Public Health Tools for Holding Self-Regulators Accountable: Lessons From the Alcohol Experience

David H. Jernigan

Research output: Contribution to journalArticle


Self-regulation is a common strategy used by industries to avoid or supplement statutory health and safety regulation of their products and practices. The public health experience with self-regulation in the alcohol industry provides methods and lessons relevant to health educators and advocates working in other public health fields. Methods for and examples and limitations of monitoring content and placement of marketing messages are described. The alcohol experience shows that, although self-regulation has many drawbacks in terms of protecting the health of the public, there are tools available for valid monitoring of self-regulated activities that, when combined with aggressive dissemination of results to media and policy makers, can make self-regulation more accountable and build an evidence base for effective measures to be taken.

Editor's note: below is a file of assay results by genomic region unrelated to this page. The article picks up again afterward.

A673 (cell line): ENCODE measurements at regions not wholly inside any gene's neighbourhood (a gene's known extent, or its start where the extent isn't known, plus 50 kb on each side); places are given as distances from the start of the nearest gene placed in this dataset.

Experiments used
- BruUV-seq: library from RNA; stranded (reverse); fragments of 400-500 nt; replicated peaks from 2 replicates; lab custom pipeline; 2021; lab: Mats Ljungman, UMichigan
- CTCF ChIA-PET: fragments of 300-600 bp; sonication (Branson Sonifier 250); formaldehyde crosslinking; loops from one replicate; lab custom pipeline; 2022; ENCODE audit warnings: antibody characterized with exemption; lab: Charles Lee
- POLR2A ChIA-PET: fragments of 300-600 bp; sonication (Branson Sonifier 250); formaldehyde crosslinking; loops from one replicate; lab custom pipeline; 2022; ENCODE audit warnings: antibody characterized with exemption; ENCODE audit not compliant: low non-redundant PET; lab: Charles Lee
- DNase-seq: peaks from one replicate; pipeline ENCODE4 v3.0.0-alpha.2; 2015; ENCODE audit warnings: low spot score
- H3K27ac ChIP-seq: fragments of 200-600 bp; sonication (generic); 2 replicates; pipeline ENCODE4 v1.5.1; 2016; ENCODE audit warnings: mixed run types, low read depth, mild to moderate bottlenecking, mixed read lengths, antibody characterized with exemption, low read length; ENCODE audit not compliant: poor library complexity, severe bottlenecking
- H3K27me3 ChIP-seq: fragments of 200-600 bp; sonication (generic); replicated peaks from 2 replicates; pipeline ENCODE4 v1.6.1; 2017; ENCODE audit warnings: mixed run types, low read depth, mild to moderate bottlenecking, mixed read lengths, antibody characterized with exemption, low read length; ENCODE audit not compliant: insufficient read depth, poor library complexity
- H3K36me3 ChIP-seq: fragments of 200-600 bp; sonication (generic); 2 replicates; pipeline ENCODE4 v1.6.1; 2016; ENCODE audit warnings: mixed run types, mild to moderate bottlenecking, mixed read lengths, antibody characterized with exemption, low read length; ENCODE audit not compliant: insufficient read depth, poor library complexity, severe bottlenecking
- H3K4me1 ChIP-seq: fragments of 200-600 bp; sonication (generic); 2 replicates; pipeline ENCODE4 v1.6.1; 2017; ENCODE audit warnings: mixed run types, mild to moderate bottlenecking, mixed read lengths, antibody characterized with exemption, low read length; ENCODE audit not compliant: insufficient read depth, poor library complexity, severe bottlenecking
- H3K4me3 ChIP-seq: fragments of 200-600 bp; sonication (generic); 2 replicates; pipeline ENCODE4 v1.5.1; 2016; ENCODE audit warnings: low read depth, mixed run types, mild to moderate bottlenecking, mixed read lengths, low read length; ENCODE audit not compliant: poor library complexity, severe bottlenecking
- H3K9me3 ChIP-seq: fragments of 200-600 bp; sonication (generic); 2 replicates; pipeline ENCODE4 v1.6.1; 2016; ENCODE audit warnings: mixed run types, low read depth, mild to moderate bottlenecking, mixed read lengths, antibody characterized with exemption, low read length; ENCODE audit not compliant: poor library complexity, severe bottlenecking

Original languageEnglish (US)
Pages (from-to)336-340
Number of pages5
JournalHealth promotion practice
Issue number3
StatePublished - May 2011



  • child/adolescent health
  • mass media
  • social marketing/health communication
  • social policy
  • substance abuse

ASJC Scopus subject areas

  • Public Health, Environmental and Occupational Health
  • Nursing (miscellaneous)

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